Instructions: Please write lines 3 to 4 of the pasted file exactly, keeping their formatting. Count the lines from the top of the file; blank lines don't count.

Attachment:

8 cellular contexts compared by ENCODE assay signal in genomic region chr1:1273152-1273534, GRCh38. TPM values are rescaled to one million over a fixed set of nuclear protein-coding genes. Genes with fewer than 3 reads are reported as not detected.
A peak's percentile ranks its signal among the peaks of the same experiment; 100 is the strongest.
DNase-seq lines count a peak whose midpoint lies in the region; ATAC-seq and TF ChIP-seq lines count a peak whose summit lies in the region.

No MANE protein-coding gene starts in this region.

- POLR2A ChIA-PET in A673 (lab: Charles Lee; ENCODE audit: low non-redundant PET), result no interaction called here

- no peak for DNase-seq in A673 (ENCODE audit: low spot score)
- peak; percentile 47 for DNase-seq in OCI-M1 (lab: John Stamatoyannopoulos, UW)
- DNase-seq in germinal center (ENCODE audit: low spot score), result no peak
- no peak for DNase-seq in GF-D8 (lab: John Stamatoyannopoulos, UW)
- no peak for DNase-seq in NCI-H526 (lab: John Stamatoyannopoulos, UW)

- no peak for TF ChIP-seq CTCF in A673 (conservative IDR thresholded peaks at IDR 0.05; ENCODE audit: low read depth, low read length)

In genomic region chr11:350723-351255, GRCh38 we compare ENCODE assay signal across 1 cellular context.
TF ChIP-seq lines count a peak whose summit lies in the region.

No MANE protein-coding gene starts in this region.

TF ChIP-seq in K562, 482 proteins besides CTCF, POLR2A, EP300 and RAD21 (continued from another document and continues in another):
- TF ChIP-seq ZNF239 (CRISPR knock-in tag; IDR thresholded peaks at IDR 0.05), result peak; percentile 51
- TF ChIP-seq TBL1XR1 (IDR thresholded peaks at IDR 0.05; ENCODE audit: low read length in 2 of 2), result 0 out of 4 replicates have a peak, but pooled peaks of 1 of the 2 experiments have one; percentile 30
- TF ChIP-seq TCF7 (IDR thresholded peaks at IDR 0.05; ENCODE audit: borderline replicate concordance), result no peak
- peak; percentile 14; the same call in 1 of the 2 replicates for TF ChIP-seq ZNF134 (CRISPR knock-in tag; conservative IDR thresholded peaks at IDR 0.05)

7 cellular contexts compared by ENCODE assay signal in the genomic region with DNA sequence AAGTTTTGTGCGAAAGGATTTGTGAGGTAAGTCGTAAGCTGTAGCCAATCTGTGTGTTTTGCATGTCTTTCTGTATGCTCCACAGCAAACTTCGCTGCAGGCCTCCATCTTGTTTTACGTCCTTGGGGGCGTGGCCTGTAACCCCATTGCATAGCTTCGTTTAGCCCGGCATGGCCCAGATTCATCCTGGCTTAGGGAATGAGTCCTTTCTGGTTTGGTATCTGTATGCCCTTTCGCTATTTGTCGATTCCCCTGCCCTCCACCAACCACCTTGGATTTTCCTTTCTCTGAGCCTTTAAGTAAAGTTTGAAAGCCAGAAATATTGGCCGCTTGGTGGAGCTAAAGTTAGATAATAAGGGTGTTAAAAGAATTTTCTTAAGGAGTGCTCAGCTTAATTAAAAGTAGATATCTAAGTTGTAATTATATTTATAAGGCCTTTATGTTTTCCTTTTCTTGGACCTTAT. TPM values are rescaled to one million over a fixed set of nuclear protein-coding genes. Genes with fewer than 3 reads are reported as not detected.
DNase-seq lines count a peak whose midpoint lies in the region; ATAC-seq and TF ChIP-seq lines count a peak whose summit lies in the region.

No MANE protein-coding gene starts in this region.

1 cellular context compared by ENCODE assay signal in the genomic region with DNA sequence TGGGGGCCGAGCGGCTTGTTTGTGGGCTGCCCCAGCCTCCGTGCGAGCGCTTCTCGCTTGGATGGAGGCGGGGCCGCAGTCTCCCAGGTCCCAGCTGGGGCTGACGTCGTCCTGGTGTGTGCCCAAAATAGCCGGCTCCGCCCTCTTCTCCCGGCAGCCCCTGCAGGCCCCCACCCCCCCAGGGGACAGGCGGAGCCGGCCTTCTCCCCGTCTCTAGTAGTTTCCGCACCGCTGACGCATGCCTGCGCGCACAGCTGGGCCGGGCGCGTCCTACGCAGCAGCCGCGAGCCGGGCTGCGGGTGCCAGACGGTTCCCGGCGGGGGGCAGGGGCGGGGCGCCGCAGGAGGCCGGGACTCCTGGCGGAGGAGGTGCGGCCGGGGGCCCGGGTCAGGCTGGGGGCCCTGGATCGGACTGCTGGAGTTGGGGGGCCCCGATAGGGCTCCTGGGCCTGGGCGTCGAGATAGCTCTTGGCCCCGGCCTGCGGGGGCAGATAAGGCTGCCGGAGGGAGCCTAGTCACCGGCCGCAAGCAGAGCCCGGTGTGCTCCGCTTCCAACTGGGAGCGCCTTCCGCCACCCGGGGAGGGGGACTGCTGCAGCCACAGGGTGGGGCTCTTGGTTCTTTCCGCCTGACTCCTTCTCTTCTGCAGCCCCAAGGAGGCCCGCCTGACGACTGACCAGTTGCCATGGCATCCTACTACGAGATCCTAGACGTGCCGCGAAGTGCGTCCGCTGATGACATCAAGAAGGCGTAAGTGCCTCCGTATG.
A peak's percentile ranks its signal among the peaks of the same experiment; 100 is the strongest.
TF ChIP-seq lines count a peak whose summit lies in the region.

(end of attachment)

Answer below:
DNase-seq lines count a peak whose midpoint lies in the region; ATAC-seq and TF ChIP-seq lines count a peak whose summit lies in the region.

No MANE protein-coding gene starts in this region.